[Humanist] 28.503 musical help received

Humanist Discussion Group willard.mccarty at mccarty.org.uk
Fri Nov 21 08:32:48 CET 2014

                 Humanist Discussion Group, Vol. 28, No. 503.
            Department of Digital Humanities, King's College London
                Submit to: humanist at lists.digitalhumanities.org

        Date: Thu, 20 Nov 2014 08:08:48 -0500
        From: Francois Lachance <lachance at chass.utoronto.ca>
        Subject: Results of Musical Help
        In-Reply-To: <20141120062600.BF5A26659 at digitalhumanities.org>


In response to my recent appeal for assistance in elucidating a musical 
component in Robin Blaser's Moth Poem, subscriber to Humanist conveyed 
their daughter's suggestion that I pose the query to the American 
Musicological Society list. A most fruitful suggestion.

It was with a bit of trepidation I trod on the turf of the experts. But I 
was curious about what it might be that the poet Robin Blaser in The Moth 
Poem presents as the penultimate section of his serial poem :

C D Eb G A Bb B D

What I proposed the AMS-list: What I am trying to determine is whether 
Blaser is citing an existing piece of music, inventing something, or 
translating (i.e. modifying something that exists). The musical 
"quotation" occurrs before the final section of the poem which is devoted 
to the figure of the translator.


I was kindly disabused of the notion that the letters represented chords.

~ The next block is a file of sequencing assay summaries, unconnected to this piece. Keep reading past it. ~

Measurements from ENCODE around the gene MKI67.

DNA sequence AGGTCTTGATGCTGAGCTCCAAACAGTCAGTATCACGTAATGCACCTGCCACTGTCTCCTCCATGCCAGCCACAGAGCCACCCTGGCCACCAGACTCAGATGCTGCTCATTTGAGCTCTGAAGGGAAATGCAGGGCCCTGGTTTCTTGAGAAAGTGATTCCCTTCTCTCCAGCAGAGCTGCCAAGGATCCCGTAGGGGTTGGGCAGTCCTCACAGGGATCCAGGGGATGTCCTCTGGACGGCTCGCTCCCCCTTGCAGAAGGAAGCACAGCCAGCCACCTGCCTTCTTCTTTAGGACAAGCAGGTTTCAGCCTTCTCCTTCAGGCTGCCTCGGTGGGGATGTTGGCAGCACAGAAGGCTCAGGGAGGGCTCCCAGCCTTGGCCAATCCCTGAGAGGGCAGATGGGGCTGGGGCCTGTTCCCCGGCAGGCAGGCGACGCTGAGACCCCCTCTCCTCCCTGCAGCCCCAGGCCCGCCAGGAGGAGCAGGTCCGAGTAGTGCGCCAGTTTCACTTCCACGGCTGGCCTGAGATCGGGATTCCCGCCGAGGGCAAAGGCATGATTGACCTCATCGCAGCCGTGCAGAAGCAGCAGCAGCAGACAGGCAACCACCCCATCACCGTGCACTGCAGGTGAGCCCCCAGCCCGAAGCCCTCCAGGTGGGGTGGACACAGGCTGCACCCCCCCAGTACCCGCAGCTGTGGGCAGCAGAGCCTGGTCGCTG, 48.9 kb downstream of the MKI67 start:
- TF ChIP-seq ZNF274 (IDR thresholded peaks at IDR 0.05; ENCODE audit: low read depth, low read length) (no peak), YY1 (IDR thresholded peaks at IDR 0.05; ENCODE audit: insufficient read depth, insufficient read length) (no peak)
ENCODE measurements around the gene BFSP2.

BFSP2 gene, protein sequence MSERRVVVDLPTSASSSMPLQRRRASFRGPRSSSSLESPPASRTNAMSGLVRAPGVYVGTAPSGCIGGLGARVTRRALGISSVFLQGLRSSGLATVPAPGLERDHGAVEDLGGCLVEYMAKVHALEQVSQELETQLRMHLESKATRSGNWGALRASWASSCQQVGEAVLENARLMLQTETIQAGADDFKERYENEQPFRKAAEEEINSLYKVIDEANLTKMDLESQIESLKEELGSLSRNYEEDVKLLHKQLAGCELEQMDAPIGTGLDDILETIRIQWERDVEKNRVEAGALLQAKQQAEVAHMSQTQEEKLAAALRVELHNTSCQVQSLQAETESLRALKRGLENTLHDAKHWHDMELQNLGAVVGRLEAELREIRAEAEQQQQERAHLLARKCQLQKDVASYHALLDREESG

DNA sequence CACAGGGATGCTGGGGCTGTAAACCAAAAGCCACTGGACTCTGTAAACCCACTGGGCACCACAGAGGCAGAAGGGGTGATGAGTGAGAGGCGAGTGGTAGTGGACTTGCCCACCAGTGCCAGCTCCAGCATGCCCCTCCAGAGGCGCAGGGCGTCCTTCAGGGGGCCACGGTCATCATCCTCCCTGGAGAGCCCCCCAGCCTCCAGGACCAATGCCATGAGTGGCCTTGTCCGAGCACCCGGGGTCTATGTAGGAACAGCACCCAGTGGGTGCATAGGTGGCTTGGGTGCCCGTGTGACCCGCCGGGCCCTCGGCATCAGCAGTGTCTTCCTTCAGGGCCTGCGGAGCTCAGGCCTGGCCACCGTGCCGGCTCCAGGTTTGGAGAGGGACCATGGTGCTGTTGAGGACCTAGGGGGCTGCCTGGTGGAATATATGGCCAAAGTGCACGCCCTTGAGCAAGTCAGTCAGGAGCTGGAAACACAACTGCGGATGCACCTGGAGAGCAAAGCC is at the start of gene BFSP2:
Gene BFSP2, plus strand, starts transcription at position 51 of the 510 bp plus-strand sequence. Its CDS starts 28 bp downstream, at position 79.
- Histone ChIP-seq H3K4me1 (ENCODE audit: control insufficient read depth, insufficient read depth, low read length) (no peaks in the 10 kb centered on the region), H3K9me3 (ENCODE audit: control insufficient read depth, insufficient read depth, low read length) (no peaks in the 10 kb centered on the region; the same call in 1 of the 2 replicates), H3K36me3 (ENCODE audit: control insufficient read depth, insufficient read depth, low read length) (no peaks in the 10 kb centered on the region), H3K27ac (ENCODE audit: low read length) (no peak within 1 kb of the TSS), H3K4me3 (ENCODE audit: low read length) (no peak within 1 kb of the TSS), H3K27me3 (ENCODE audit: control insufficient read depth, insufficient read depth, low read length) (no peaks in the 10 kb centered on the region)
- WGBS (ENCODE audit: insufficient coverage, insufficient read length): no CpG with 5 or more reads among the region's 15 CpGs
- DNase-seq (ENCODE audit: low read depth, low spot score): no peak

(Ever so nicely done off list: "Those notes are probably not chords per 
se, but some fragment of melody.  If they were chords it would sound 
something like smashing your entire hand on the piano, a cluster of 
pitches rather than a chord with meaning (which can exist in modern music 
but is rare in music overall").

The series of pitches is not connected to Ravel (WWW keyword searches had 
revealed A possible allusion to Ravel's _Miroirs_ of which the first 
movement is Noctuelles ("Night Moths") but the evidence is negative for a 
citing of the Ravel)..

Likewise for a direct connection to Pierrot Luniare, a set of poems by 
Albert Giraud set to music by Arnold Schoenberg.

The series of pitches may represent the notes that the author heard as a 
moth touched the strings of a piano. See posting from Eric Grunin 
(grunin.com). This is a very elegant solution -- in an Occam's Razor 

Bonus: Harrison Birtwistle set the poem to music in the "The Moth 
Requiem". Question remains if Birtwistle took up the pitch-row given at 
the end of the Blaser poem in his "Requiem".

Other searches uncovered a possible intertext for the Blaser 
poem in the verse of Don Marquis (http://www.donmarquis.org/themoth.htm). 
Blaser is likely to have known this item of the popular culture. BTW I first
encountered Archy and Mehitabel through the music and stories of Rosalie
Sorrels (Always A Lady).

An abundance of riches, gratefully acknowledged. And a testament to the 
onoging value of discussion lists.

Francois Lachance, Scholar-at-large

to think is often to sort, to store and to shuffle: humble, embodied tasks

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